I learned my version of Santa, thanks to the stop motion magic of Rankin & Bass. In 1970, the coincidental year of my birth, they released Santa Claus Is Comin' to Town. The story tells us of an orphan. Left on the doorstep of Burgermeister Meisterburger. He is a grumpy man who rules over Sombertown. The origin of the baby is unknown, but he has a name tag reading "Claus." Burgermeister is not interested in raising an Orphan. So he sends the baby to the Orphan Asylum.

On the way, a gust of wind blows the baby to a mountain of the Whispering Winds. The animals help to bring the baby to a family of Elves named Kringle. Once the most revered Toy Makers in the Kingdom. The family adopts Claus into their home and call him "Kris." As he grows up, he dreams of restoring the Kringle family as the "First Toy Makers to the King."

Kris Kringle begins bringing toys into Sombertown. This angers Burgermeister, who locks him in jail. This forces Kris to start delivering presents in secret. His adopted mother, Tanta, tells Kris his real last name. He is sad to discover he is not a Kringle by birth. But he accepts Tanta's wisdom and goes back to his birth name. He knows Burgermeister and the soldiers are looking for a Kringle, not a Claus.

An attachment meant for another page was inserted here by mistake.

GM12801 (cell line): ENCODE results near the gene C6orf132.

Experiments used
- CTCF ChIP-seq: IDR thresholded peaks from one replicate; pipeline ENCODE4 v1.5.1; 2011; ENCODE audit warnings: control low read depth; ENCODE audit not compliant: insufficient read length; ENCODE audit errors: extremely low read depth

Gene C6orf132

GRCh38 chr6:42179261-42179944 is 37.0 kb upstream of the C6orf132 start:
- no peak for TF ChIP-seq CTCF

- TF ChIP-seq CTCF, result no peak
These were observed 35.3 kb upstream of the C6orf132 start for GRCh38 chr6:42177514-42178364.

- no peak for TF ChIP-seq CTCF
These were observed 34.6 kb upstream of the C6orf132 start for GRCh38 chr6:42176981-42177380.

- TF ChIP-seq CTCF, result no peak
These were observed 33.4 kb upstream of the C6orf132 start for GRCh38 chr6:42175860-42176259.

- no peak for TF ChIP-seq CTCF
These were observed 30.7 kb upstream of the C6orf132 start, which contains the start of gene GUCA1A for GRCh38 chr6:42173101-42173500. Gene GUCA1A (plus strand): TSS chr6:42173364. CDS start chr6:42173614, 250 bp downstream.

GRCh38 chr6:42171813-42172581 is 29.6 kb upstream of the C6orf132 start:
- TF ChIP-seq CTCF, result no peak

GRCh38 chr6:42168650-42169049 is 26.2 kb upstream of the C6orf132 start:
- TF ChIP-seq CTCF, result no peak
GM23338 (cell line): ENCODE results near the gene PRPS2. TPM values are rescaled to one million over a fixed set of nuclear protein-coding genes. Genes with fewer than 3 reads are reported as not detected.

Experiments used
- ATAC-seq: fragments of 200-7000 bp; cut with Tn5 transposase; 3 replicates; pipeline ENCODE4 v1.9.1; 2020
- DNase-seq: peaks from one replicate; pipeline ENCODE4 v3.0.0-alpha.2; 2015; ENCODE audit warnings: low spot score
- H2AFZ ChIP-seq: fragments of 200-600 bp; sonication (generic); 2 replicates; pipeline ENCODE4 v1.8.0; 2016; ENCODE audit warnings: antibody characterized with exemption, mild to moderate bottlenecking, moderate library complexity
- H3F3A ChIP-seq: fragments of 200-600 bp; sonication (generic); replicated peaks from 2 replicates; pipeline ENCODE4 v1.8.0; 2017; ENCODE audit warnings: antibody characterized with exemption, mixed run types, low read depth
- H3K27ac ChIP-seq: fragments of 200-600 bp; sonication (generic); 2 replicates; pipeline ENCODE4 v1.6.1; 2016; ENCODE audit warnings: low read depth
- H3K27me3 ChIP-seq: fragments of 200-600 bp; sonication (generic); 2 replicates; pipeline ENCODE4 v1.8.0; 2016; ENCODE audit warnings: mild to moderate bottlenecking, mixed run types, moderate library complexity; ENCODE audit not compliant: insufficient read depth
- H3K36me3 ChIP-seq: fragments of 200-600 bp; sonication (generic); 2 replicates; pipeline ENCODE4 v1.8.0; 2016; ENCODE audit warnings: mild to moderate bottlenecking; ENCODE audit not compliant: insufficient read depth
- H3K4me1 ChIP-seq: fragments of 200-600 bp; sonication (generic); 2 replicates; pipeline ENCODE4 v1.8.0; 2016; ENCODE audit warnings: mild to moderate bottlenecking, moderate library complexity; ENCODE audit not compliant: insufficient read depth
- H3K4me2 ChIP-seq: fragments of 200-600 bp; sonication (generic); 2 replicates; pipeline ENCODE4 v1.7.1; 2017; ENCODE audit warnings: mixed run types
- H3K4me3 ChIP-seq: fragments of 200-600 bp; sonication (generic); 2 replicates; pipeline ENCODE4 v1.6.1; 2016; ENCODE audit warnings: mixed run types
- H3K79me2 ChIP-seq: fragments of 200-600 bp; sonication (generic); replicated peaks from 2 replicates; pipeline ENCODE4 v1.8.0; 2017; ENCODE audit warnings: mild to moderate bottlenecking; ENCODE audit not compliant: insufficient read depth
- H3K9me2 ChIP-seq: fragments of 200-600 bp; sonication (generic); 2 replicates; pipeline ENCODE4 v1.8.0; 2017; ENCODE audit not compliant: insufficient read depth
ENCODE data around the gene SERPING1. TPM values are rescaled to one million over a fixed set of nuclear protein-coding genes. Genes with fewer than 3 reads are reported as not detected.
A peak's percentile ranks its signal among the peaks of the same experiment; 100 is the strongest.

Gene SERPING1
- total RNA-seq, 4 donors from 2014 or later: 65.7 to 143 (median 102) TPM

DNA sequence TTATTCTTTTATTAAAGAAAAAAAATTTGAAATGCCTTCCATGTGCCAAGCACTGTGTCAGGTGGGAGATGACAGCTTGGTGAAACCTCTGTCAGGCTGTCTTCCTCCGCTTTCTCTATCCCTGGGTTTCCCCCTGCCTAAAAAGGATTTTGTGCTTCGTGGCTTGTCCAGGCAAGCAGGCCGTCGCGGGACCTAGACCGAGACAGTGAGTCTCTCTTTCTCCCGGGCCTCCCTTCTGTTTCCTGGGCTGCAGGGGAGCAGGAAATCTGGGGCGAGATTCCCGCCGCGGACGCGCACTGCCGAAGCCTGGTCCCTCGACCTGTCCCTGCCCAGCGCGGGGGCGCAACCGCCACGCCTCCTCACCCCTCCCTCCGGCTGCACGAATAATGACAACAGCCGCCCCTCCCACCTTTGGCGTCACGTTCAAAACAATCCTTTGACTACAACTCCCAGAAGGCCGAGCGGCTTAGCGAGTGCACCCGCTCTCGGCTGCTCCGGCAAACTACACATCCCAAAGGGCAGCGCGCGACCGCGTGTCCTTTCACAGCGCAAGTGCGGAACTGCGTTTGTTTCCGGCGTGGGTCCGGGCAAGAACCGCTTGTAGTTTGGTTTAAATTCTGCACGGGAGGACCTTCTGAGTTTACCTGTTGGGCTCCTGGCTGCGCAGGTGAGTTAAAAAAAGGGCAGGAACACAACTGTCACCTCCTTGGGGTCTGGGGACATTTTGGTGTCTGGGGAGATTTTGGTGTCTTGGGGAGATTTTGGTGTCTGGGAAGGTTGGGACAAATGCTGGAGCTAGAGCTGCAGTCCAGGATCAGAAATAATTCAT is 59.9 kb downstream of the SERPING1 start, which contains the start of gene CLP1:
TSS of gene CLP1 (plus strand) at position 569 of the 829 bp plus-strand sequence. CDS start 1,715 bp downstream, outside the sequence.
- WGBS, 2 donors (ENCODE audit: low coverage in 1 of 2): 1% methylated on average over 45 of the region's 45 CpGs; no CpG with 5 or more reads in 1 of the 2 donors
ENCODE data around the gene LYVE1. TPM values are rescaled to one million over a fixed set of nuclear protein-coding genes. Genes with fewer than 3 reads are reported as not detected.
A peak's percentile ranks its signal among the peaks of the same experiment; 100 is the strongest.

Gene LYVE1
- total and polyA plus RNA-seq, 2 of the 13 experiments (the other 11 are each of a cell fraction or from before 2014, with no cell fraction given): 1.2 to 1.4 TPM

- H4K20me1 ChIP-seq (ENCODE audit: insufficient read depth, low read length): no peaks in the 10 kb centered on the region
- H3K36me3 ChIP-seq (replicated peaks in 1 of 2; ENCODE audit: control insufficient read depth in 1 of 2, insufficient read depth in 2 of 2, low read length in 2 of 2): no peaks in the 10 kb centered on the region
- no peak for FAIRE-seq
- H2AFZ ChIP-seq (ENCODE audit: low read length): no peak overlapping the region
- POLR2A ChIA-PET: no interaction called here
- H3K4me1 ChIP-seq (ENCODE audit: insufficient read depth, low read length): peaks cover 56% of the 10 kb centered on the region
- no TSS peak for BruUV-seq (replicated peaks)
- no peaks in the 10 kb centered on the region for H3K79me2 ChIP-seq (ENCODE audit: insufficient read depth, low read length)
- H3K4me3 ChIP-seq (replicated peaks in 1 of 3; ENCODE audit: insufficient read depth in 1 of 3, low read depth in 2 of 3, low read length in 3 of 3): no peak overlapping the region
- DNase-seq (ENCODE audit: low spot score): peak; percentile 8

This is an early example of recognizing that Kris Kringle is about belief and behavior, not a person. The story also gives us the origin of Mrs. Clau, flying reindeer, and of course, Letters to Santa!

2020

After 2020, we could all use a little Christmas Cheer. But it can be challenging. Many are trying to wish 2020 away. But, honestly, that was happening in 2019, when we dreamed of 2020! We cling to dates and New Year's as a form of salvation. But our lives will not change because of a date. Each day can be as grand or as miserable as we make it.